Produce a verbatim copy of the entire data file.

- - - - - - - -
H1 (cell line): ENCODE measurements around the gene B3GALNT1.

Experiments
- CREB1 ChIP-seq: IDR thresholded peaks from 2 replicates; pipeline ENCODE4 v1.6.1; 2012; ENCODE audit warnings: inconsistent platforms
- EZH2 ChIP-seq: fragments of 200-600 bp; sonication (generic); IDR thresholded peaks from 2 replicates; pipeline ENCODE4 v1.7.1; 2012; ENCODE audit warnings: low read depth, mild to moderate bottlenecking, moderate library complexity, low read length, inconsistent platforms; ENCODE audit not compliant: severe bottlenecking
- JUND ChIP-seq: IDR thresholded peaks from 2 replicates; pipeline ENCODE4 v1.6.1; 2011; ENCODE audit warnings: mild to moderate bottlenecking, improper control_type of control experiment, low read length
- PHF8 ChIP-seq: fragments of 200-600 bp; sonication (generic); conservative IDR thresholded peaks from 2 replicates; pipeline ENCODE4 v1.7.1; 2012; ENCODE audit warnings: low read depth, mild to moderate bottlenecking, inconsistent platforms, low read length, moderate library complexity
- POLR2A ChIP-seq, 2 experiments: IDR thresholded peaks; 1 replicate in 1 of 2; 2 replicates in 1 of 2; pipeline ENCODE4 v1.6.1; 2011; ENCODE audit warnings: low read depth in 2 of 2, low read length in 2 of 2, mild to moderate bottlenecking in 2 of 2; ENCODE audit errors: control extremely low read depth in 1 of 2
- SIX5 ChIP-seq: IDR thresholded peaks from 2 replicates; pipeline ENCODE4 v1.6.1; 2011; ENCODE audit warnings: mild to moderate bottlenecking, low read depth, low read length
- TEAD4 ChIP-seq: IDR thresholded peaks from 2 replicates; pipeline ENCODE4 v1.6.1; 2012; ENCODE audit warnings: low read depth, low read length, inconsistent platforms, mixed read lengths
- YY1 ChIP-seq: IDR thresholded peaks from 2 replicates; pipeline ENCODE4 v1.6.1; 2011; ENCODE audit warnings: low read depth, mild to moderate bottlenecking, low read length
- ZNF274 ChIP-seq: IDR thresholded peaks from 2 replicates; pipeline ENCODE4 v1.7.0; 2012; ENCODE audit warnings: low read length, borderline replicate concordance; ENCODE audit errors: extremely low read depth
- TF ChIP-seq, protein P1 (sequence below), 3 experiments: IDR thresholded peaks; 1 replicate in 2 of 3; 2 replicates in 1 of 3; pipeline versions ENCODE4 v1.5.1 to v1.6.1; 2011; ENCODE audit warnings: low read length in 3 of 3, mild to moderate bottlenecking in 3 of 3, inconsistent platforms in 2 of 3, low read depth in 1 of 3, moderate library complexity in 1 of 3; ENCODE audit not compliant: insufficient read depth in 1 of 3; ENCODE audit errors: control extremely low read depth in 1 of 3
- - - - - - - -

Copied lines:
H1 (cell line): ENCODE measurements around the gene B3GALNT1.

Experiments
- CREB1 ChIP-seq: IDR thresholded peaks from 2 replicates; pipeline ENCODE4 v1.6.1; 2012; ENCODE audit warnings: inconsistent platforms
- EZH2 ChIP-seq: fragments of 200-600 bp; sonication (generic); IDR thresholded peaks from 2 replicates; pipeline ENCODE4 v1.7.1; 2012; ENCODE audit warnings: low read depth, mild to moderate bottlenecking, moderate library complexity, low read length, inconsistent platforms; ENCODE audit not compliant: severe bottlenecking
- JUND ChIP-seq: IDR thresholded peaks from 2 replicates; pipeline ENCODE4 v1.6.1; 2011; ENCODE audit warnings: mild to moderate bottlenecking, improper control_type of control experiment, low read length
- PHF8 ChIP-seq: fragments of 200-600 bp; sonication (generic); conservative IDR thresholded peaks from 2 replicates; pipeline ENCODE4 v1.7.1; 2012; ENCODE audit warnings: low read depth, mild to moderate bottlenecking, inconsistent platforms, low read length, moderate library complexity
- POLR2A ChIP-seq, 2 experiments: IDR thresholded peaks; 1 replicate in 1 of 2; 2 replicates in 1 of 2; pipeline ENCODE4 v1.6.1; 2011; ENCODE audit warnings: low read depth in 2 of 2, low read length in 2 of 2, mild to moderate bottlenecking in 2 of 2; ENCODE audit errors: control extremely low read depth in 1 of 2
- SIX5 ChIP-seq: IDR thresholded peaks from 2 replicates; pipeline ENCODE4 v1.6.1; 2011; ENCODE audit warnings: mild to moderate bottlenecking, low read depth, low read length
- TEAD4 ChIP-seq: IDR thresholded peaks from 2 replicates; pipeline ENCODE4 v1.6.1; 2012; ENCODE audit warnings: low read depth, low read length, inconsistent platforms, mixed read lengths
- YY1 ChIP-seq: IDR thresholded peaks from 2 replicates; pipeline ENCODE4 v1.6.1; 2011; ENCODE audit warnings: low read depth, mild to moderate bottlenecking, low read length
- ZNF274 ChIP-seq: IDR thresholded peaks from 2 replicates; pipeline ENCODE4 v1.7.0; 2012; ENCODE audit warnings: low read length, borderline replicate concordance; ENCODE audit errors: extremely low read depth
- TF ChIP-seq, protein P1 (sequence below), 3 experiments: IDR thresholded peaks; 1 replicate in 2 of 3; 2 replicates in 1 of 3; pipeline versions ENCODE4 v1.5.1 to v1.6.1; 2011; ENCODE audit warnings: low read length in 3 of 3, mild to moderate bottlenecking in 3 of 3, inconsistent platforms in 2 of 3, low read depth in 1 of 3, moderate library complexity in 1 of 3; ENCODE audit not compliant: insufficient read depth in 1 of 3; ENCODE audit errors: control extremely low read depth in 1 of 3